Perovskites have been widely considered as promising next-generation materials for future display and solid-state lighting applications. Most perovskite LEDS are mainly produced via solution processing, and over 20% external quantum efficiencies (EQE) in LEDs have been achieved in recent studies. However, vacuum-based deposition has attracted tremendous interest in not only research but also industry. In light of the high reliability of vacuum processing and its ease of integration with OLED facilities, it will be a promising approach for manufacturing perovskite LEDs. However, recent studies have shown that LEDs produced by vacuum-based deposition exhibit low device performance.
Vacuum deposition provides many advantages over the solution process. It is ideal for deposition all inorganic perovskites because it is free from solubility limitation, as well as conformal coating onto rough substrates. Also, vacuum-based deposition produces highly reproducible and reliable results due to the controllable vacuum preparation environment, which is essential not only for manufacturing but also for building machine learning databases. Vacuum-based deposition has been proven to be the most successful fabrication process for the display industry.
Researchers at Arizona State University have developed a novel class of stable perovskite materials made from co-sublimation deposition that can be used to improve the monochromic and white perovskite-based LEDs with improved device efficiency and operational lifetime. By optimizing the ratio between metal halide and perovskite, the co-sublimated film has been greatly exploited to improve the photoluminescence. The integrated perovskite emissive layer in LEDs enhances the radiative recombination and suppress non-radiative recombination.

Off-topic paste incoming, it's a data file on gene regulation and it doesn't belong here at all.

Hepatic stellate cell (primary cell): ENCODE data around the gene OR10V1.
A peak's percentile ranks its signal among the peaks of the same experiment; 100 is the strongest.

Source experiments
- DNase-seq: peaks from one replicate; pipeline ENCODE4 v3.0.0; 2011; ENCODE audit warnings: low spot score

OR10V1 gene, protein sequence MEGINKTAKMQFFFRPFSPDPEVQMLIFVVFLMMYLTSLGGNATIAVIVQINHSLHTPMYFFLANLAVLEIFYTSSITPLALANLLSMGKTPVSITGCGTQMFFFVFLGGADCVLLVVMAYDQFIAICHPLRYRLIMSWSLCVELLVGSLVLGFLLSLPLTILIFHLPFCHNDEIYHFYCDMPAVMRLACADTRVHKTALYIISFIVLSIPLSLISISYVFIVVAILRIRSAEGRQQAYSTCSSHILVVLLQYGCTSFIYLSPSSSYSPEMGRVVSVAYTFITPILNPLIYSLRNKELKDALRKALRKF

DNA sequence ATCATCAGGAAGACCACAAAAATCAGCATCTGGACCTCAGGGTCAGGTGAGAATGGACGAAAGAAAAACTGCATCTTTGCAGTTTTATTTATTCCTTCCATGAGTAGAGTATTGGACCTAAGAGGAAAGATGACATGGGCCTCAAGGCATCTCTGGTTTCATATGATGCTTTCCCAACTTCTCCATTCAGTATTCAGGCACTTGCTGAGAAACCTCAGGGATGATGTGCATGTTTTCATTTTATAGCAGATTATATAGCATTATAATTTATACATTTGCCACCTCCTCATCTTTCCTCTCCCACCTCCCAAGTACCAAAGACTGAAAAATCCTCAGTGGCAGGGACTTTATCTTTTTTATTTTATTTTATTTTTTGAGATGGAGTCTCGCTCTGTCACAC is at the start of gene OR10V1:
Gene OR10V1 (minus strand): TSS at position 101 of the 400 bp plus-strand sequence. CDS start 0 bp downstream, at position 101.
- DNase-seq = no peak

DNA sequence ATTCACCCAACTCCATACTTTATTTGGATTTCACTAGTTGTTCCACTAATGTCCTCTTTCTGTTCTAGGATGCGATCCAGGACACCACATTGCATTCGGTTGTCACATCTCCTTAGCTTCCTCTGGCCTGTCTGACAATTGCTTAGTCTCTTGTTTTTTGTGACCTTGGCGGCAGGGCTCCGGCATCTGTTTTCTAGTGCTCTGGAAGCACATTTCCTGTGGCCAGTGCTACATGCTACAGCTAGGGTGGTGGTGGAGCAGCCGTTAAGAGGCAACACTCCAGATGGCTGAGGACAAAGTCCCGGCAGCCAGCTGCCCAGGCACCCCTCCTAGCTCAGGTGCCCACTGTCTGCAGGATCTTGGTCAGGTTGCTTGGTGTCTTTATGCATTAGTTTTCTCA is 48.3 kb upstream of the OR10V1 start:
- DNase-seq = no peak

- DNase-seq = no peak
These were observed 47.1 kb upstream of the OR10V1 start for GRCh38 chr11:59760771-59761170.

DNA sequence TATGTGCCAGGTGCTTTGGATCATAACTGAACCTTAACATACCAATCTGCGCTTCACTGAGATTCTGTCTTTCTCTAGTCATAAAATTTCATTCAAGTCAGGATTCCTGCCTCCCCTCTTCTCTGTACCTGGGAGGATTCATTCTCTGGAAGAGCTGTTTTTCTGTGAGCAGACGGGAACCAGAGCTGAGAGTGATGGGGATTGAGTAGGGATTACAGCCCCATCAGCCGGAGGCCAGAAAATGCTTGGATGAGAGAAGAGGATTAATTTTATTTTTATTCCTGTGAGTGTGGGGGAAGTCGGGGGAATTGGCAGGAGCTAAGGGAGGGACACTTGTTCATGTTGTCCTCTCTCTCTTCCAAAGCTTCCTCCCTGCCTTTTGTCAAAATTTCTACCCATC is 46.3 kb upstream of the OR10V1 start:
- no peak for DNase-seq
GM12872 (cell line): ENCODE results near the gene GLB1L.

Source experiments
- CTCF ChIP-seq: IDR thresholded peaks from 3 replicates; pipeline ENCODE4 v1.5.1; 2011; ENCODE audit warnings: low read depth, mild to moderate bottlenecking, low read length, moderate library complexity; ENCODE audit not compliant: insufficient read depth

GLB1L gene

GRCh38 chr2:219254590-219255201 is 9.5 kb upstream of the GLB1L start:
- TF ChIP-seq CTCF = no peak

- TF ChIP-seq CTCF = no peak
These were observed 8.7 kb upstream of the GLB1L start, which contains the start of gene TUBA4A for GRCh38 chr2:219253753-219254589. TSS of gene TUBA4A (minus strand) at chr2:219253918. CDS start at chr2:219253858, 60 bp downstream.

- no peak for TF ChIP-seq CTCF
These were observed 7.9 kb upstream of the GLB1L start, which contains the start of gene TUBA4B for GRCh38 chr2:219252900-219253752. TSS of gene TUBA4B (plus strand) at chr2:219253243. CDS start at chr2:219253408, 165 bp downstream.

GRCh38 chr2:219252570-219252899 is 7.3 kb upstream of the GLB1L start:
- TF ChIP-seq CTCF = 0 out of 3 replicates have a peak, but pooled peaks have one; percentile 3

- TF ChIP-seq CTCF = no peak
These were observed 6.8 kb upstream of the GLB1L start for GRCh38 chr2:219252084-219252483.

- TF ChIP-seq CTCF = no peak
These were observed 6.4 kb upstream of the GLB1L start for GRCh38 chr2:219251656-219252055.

- Display & LED materials
- Solid-state lighting
Benefits and Advantages
- Improved photoluminescence
- Defects-induced nonradiative carrier recombination can be suppressed
- Capability of turning material composition over a broad range
- Enhances radiative recombination
- Can use existing OLED mass production facilities
- Reduces trap density through co-sublimation deposition